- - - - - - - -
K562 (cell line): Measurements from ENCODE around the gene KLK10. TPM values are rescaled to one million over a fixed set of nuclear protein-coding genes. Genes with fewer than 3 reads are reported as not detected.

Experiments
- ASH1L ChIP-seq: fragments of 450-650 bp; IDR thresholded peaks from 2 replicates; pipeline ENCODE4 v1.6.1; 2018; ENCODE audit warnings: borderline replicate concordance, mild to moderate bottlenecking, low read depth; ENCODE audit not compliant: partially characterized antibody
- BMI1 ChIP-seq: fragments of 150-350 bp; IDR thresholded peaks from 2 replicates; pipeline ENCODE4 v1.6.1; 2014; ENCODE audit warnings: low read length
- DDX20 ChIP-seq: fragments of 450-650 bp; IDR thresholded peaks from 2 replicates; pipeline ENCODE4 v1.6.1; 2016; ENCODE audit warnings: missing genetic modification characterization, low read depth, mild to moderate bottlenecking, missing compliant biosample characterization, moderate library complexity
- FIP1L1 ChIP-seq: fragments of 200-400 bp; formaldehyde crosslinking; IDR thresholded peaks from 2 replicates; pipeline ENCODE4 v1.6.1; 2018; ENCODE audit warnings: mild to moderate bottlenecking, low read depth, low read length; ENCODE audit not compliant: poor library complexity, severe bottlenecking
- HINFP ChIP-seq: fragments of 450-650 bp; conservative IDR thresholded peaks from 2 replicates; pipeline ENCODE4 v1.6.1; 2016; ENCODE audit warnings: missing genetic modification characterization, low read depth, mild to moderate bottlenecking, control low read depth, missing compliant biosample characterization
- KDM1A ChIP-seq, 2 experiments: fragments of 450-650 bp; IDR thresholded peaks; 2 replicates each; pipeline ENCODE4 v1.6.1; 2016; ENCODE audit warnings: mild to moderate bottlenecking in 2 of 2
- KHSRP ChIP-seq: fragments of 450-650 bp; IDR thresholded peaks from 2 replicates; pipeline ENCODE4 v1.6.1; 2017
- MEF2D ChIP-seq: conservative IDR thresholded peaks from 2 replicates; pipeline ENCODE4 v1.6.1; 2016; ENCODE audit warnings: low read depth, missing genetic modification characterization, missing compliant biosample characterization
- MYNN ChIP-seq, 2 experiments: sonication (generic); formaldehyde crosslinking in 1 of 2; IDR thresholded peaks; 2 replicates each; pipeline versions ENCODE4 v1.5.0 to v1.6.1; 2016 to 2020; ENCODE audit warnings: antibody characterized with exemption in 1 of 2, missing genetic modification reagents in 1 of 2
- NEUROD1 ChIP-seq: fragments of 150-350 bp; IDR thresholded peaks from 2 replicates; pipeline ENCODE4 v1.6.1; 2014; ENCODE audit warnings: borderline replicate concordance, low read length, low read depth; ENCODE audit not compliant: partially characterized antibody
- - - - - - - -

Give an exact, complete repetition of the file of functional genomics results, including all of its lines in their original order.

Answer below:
K562 (cell line): Measurements from ENCODE around the gene KLK10. TPM values are rescaled to one million over a fixed set of nuclear protein-coding genes. Genes with fewer than 3 reads are reported as not detected.

Experiments
- ASH1L ChIP-seq: fragments of 450-650 bp; IDR thresholded peaks from 2 replicates; pipeline ENCODE4 v1.6.1; 2018; ENCODE audit warnings: borderline replicate concordance, mild to moderate bottlenecking, low read depth; ENCODE audit not compliant: partially characterized antibody
- BMI1 ChIP-seq: fragments of 150-350 bp; IDR thresholded peaks from 2 replicates; pipeline ENCODE4 v1.6.1; 2014; ENCODE audit warnings: low read length
- DDX20 ChIP-seq: fragments of 450-650 bp; IDR thresholded peaks from 2 replicates; pipeline ENCODE4 v1.6.1; 2016; ENCODE audit warnings: missing genetic modification characterization, low read depth, mild to moderate bottlenecking, missing compliant biosample characterization, moderate library complexity
- FIP1L1 ChIP-seq: fragments of 200-400 bp; formaldehyde crosslinking; IDR thresholded peaks from 2 replicates; pipeline ENCODE4 v1.6.1; 2018; ENCODE audit warnings: mild to moderate bottlenecking, low read depth, low read length; ENCODE audit not compliant: poor library complexity, severe bottlenecking
- HINFP ChIP-seq: fragments of 450-650 bp; conservative IDR thresholded peaks from 2 replicates; pipeline ENCODE4 v1.6.1; 2016; ENCODE audit warnings: missing genetic modification characterization, low read depth, mild to moderate bottlenecking, control low read depth, missing compliant biosample characterization
- KDM1A ChIP-seq, 2 experiments: fragments of 450-650 bp; IDR thresholded peaks; 2 replicates each; pipeline ENCODE4 v1.6.1; 2016; ENCODE audit warnings: mild to moderate bottlenecking in 2 of 2
- KHSRP ChIP-seq: fragments of 450-650 bp; IDR thresholded peaks from 2 replicates; pipeline ENCODE4 v1.6.1; 2017
- MEF2D ChIP-seq: conservative IDR thresholded peaks from 2 replicates; pipeline ENCODE4 v1.6.1; 2016; ENCODE audit warnings: low read depth, missing genetic modification characterization, missing compliant biosample characterization
- MYNN ChIP-seq, 2 experiments: sonication (generic); formaldehyde crosslinking in 1 of 2; IDR thresholded peaks; 2 replicates each; pipeline versions ENCODE4 v1.5.0 to v1.6.1; 2016 to 2020; ENCODE audit warnings: antibody characterized with exemption in 1 of 2, missing genetic modification reagents in 1 of 2
- NEUROD1 ChIP-seq: fragments of 150-350 bp; IDR thresholded peaks from 2 replicates; pipeline ENCODE4 v1.6.1; 2014; ENCODE audit warnings: borderline replicate concordance, low read length, low read depth; ENCODE audit not compliant: partially characterized antibody